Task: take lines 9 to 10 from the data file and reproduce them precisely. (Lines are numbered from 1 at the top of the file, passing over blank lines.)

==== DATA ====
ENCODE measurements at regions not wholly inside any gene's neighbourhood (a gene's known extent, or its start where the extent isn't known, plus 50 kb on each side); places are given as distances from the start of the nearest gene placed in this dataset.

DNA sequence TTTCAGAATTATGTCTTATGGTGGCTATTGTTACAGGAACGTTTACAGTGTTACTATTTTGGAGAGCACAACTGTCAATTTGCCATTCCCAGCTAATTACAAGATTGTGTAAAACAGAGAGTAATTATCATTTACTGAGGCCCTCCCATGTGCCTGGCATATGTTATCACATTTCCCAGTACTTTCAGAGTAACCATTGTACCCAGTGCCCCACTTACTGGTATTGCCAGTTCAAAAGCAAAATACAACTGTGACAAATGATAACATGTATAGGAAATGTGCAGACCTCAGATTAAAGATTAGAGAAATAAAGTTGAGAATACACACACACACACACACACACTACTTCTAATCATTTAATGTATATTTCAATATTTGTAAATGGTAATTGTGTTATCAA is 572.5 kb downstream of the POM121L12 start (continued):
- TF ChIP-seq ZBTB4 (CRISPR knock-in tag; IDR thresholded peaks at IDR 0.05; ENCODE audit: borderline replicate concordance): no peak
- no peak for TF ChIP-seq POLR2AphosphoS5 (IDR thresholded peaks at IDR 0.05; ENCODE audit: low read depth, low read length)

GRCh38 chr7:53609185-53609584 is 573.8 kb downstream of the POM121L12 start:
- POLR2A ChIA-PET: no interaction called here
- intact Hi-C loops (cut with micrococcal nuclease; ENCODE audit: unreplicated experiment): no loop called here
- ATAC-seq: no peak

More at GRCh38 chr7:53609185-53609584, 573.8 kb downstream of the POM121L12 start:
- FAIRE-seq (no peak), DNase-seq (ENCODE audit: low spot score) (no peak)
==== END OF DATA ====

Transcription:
More at GRCh38 chr7:53609185-53609584, 573.8 kb downstream of the POM121L12 start:
- FAIRE-seq (no peak), DNase-seq (ENCODE audit: low spot score) (no peak)